By Marcus Castro
The police shooting in December 2016 that killed 76-year-old Francisco Serna has been ruled within state and federal guidelines and within Bakersfield Police Department policy.
BPD Chief Lyle Martin stated, “After reviewing the witness statements, officer statements, the physical evidence collected, and the recommendation of the critical incident review board, my decision on the incident is that Officer [Reagan] Selman’s actions were objectively reasonable on the totality of the circumstances.”
The critical incident review board, which consisted of three current captains and one retired captain, did not find fault in the incident as well. The board came to the conclusion that the actions of Officer Selman were under department policy and within state and federal guidelines.
Josth Stenner, an organizer for Faith in the Valley, said, “I don’t think that the cops should be investigating themselves. When police officers investigate other police officers, they always find themselves not guilty.”
On Dec. 12, there was a report that an armed man, who was later determined to be Francisco Serna, was on the 7900 block of Silver Birch Avenue. The person giving the report specifically said the man had a revolver, according to Chief Martin.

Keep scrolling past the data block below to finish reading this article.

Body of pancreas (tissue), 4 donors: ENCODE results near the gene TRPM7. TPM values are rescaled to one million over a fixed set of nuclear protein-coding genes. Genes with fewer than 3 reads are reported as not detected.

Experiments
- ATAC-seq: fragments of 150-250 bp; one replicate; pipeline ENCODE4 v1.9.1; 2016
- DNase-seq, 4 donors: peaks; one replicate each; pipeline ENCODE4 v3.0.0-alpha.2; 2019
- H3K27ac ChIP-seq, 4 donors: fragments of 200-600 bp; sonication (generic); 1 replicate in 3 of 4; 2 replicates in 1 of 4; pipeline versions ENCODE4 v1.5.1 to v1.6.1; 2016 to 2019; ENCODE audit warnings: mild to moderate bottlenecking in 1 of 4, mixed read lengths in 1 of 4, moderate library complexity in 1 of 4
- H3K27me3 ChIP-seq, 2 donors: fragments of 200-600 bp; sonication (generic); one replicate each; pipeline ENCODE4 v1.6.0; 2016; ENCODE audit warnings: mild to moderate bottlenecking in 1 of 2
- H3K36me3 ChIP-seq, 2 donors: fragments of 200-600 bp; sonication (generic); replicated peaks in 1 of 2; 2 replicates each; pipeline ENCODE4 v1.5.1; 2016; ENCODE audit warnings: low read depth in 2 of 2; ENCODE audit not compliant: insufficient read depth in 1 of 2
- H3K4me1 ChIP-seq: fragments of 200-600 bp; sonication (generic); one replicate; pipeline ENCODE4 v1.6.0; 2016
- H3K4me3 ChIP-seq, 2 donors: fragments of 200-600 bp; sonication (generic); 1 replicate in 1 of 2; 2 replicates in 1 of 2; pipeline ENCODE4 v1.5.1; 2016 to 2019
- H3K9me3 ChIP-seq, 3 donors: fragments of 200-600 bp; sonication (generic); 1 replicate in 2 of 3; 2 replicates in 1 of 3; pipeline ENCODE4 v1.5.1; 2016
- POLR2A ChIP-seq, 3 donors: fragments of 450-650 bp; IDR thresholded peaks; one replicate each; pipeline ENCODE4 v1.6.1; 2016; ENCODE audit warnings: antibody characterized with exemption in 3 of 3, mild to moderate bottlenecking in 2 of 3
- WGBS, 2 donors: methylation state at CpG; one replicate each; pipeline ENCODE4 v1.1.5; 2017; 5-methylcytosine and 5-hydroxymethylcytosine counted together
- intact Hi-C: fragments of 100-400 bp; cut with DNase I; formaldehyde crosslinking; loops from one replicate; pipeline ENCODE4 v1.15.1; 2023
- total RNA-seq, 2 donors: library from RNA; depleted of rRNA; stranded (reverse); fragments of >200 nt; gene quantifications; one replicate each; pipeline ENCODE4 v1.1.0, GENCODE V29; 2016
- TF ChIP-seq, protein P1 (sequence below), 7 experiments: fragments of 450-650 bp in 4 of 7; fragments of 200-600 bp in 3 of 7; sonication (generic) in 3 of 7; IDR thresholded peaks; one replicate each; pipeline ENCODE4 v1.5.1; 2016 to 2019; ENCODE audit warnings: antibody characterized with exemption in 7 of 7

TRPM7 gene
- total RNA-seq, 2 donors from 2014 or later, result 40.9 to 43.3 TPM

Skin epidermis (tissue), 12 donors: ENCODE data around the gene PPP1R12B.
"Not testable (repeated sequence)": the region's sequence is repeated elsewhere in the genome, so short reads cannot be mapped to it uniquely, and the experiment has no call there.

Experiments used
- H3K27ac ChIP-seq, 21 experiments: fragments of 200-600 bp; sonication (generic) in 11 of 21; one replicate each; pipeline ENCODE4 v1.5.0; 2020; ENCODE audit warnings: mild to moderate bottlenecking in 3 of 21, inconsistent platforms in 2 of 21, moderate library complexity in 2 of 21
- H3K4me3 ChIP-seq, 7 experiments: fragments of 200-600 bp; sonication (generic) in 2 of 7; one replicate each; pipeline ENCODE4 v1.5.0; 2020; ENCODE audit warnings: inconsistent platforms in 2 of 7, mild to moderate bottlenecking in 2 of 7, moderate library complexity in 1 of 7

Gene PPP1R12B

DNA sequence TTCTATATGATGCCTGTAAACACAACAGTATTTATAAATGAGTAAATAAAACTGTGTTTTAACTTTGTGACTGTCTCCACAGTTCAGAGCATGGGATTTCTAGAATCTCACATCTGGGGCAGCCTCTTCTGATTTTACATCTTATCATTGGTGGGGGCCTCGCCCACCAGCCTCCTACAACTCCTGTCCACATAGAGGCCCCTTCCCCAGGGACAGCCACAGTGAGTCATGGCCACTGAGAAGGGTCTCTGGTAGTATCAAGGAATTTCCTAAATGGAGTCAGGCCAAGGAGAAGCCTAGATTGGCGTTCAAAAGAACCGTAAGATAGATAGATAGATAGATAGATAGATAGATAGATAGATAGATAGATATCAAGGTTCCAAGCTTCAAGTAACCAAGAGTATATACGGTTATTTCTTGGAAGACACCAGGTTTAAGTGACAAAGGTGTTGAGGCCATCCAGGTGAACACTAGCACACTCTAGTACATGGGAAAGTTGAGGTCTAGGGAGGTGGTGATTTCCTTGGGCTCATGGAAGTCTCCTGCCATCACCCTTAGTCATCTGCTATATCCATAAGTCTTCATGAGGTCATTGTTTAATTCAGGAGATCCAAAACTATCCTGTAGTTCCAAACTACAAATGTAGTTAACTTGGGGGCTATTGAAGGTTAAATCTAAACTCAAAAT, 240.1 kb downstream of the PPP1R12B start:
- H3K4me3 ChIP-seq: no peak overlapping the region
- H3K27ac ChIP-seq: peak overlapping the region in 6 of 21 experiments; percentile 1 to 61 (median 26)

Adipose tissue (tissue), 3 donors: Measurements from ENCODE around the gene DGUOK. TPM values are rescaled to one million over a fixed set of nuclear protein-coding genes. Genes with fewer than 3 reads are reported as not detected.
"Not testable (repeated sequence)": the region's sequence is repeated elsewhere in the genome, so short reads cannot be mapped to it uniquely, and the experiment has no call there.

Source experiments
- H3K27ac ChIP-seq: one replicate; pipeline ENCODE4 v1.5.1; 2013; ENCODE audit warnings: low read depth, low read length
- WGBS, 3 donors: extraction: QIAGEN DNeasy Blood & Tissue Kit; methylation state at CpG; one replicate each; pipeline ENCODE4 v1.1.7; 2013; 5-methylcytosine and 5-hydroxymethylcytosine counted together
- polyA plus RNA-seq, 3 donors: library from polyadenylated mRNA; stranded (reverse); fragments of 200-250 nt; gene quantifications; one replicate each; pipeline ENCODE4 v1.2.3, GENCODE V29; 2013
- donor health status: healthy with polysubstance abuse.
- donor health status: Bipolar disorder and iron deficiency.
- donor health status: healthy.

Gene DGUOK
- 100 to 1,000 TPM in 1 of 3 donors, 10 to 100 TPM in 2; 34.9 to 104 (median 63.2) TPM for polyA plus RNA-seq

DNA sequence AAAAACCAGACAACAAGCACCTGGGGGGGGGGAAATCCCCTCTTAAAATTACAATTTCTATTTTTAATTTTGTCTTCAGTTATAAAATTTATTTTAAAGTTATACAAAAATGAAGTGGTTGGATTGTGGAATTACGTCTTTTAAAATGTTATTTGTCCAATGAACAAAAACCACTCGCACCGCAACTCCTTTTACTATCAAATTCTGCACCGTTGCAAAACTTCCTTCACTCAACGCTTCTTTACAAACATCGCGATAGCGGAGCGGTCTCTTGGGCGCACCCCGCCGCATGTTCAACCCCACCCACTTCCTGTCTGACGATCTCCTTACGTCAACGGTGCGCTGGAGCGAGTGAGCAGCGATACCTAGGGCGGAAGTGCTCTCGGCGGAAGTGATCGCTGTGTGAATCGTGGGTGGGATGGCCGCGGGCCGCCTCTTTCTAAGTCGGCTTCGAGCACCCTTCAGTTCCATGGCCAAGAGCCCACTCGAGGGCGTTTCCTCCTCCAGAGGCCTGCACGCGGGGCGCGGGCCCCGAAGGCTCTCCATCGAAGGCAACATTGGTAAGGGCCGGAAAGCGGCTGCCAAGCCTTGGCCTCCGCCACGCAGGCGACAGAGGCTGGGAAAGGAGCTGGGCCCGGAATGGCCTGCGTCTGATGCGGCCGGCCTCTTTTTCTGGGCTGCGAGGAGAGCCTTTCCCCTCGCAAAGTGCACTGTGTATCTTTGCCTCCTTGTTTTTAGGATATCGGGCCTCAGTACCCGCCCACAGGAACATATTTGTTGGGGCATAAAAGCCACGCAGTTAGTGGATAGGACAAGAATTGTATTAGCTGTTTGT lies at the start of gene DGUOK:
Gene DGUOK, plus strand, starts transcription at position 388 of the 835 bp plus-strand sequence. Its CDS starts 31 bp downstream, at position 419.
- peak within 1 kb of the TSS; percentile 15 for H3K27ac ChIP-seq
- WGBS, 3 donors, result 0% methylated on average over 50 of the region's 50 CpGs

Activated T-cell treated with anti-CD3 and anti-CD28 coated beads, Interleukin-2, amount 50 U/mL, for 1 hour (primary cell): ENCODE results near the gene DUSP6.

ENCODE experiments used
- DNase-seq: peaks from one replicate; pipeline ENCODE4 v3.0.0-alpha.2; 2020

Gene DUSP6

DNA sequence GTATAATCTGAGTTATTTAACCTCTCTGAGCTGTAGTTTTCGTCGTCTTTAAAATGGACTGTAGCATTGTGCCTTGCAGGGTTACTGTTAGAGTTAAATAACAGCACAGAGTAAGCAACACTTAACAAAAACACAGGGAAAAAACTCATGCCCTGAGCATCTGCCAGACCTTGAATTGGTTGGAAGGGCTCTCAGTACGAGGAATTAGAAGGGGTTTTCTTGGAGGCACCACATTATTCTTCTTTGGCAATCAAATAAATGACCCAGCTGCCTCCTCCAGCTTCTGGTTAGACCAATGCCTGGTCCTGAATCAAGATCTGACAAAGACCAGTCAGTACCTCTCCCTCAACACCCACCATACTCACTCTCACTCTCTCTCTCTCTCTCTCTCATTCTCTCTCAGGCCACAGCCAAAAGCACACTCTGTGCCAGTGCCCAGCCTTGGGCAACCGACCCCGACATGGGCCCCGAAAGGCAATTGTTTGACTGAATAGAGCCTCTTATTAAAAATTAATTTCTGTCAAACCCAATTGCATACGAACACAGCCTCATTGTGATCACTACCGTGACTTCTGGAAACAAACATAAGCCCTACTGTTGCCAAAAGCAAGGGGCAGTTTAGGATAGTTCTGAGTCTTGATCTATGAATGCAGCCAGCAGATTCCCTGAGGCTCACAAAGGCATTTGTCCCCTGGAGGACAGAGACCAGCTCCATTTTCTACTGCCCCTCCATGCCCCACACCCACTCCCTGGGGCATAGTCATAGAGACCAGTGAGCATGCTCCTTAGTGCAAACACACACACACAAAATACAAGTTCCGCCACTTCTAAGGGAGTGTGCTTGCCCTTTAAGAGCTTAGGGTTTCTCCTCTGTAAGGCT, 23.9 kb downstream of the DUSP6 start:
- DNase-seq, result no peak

Two officers, one being Officer Selman, arrived and spoke with the reporting party and were again told the man was armed and she even pointed the man out.
When confronted and told to stop moving toward Officer Selman, Serna continued to advance toward the officer. Serna had his hands in his jacket where it was believed the gun could be.
Officer Selma retreated from his original position after several commands to Serna to quit moving toward him.
The officer was backed into a position where there could be no more retreat due to a fence, according to Chief Martin.
The officer gave a warning to Serna that he would shoot if he kept advancing. Serna did not stop moving forward, and Officer Selman fired seven shots and Serna was hit by five.
Serna died at the scene. After a search of Serna, it was found that he did not have a gun on him, but he had a crucifix.
After the news was out of the critical incident review board and Chief Martin finding Officer Selman’s actions were within state and federal guidelines and department policy, members of Serna’s family and people that support them were outside the Bakersfield Police Department Headquarters holding signs wanting justice for Serna.
“We need more justice in the justice system, especially when it comes in the hands of police officers killing somebody,” said Stenner.
Even though the decision by the board and chief have been made, the situation is still being reviewed on local, county, state and federal levels.